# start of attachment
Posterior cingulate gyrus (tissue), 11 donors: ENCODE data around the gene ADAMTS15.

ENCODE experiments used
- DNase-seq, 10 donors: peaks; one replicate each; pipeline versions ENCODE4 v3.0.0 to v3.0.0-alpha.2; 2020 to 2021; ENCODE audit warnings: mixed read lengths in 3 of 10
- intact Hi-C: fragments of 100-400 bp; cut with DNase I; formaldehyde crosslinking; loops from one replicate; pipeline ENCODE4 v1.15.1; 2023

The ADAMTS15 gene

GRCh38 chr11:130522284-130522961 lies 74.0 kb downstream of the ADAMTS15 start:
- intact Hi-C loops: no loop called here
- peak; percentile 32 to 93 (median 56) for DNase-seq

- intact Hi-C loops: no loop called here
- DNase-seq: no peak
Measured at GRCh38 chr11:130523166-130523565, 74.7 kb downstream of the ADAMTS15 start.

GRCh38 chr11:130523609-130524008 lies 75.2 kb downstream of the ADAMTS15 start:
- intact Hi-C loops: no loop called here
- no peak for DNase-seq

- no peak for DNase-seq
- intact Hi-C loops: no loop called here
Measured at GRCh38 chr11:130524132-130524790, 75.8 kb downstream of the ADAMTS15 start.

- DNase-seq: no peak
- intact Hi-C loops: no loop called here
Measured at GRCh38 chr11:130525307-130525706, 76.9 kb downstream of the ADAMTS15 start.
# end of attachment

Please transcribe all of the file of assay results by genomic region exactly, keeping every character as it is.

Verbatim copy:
Posterior cingulate gyrus (tissue), 11 donors: ENCODE data around the gene ADAMTS15.

ENCODE experiments used
- DNase-seq, 10 donors: peaks; one replicate each; pipeline versions ENCODE4 v3.0.0 to v3.0.0-alpha.2; 2020 to 2021; ENCODE audit warnings: mixed read lengths in 3 of 10
- intact Hi-C: fragments of 100-400 bp; cut with DNase I; formaldehyde crosslinking; loops from one replicate; pipeline ENCODE4 v1.15.1; 2023

The ADAMTS15 gene

GRCh38 chr11:130522284-130522961 lies 74.0 kb downstream of the ADAMTS15 start:
- intact Hi-C loops: no loop called here
- peak; percentile 32 to 93 (median 56) for DNase-seq

- intact Hi-C loops: no loop called here
- DNase-seq: no peak
Measured at GRCh38 chr11:130523166-130523565, 74.7 kb downstream of the ADAMTS15 start.

GRCh38 chr11:130523609-130524008 lies 75.2 kb downstream of the ADAMTS15 start:
- intact Hi-C loops: no loop called here
- no peak for DNase-seq

- no peak for DNase-seq
- intact Hi-C loops: no loop called here
Measured at GRCh38 chr11:130524132-130524790, 75.8 kb downstream of the ADAMTS15 start.

- DNase-seq: no peak
- intact Hi-C loops: no loop called here
Measured at GRCh38 chr11:130525307-130525706, 76.9 kb downstream of the ADAMTS15 start.